Despite some progress, infrastructure is still a major problem, and the growth of
1. See also De Silva and Sumarto’s (2014) and Yusuf, Sumner, and Rum’s (2014) studies, in
this issue.
2. Yudhoyono stated the following at the 2014 World Economic Forum meeting in Manila:
‘We have proved … that we do not have to choose between democracy and development
… We have achieved the often elusive connection between democracy and stability … We
have become an example that democracy, Islam, modernity can go hand-in-hand’ (Philstar.
com, 25 May 2014). The decline in the Indonesian Democracy Index score (table 1) is due
largely to a perceived diminution in civil liberties with respect to freedom of speech and
the rights of religious minorities. The occurrence of violence in connection with political
protests in some provinces also reduced scores in the political-rights component of the index. However, scores for the performance of democratic institutions have improved since
2009. See also Bappenas’s (2014) report and ‘Indeks demokrasi Indonesia turun, ini penyebabnya’ (Indonesian Democracy Index down, the cause) (Kabar24.com, 11 Dec 2013).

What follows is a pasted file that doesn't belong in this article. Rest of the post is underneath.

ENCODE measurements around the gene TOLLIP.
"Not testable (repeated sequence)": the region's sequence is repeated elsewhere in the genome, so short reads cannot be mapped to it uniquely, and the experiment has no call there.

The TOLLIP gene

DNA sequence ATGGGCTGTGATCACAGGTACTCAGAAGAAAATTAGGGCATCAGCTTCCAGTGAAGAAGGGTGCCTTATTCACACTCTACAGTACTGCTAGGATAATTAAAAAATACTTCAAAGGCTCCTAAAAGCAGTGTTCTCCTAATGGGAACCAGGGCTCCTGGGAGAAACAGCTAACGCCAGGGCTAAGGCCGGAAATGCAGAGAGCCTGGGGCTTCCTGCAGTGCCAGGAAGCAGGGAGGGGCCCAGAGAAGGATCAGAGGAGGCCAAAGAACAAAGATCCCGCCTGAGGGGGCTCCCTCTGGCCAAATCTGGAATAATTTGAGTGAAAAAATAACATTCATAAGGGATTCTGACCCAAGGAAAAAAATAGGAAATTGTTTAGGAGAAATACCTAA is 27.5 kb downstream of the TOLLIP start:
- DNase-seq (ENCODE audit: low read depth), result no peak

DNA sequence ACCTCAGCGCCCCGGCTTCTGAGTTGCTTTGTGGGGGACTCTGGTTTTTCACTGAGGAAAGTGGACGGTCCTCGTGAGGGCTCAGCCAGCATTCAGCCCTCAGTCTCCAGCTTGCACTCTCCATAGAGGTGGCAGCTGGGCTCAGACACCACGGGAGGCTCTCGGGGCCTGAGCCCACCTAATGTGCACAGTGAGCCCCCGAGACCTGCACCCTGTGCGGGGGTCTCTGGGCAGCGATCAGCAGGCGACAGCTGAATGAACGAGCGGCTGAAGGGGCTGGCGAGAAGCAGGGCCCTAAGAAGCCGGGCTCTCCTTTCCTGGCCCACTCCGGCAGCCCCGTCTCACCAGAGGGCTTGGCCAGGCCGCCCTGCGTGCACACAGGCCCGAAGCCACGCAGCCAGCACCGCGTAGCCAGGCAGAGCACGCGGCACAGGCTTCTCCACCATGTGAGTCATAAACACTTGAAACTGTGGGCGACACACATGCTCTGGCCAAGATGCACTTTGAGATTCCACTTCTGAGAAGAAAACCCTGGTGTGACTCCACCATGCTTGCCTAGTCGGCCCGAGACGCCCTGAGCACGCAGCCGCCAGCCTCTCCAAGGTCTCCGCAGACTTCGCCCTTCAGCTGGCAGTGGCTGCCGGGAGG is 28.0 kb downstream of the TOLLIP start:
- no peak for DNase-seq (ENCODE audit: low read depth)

Increased from 69.7 in 2008 to 70.6 in 2012
Decreased from 7.8% in 2008 to 6.7% in 2012
Partly achieved
Partly achieved
Note: Targets selected from the main targets of the 2010–2014 National Medium-Term Development Plan (Bappenas 2010). Depending on the data source, base-year
data may vary from that provided by Bappenas (2010).
Source: Data on economic growth, inflation, unemployment, illiteracy, and the Corruption Perceptions Index from Bappenas (2014); on poverty from Bappenas (2014)
and BPS (press release, 1 Jul 2014); on the Indonesian Democracy Index from Bappenas (2014) and BPS (press release, 4 Jul 2014); on production growth from Kementerian Pertanian (2014a, 2014b, 2014c, 2014d, 2014e); on infant mortality and life expectancy from the World Bank (2014b, 2014c).
Decreased from 67.3 in 2009 to 63.7 in 2013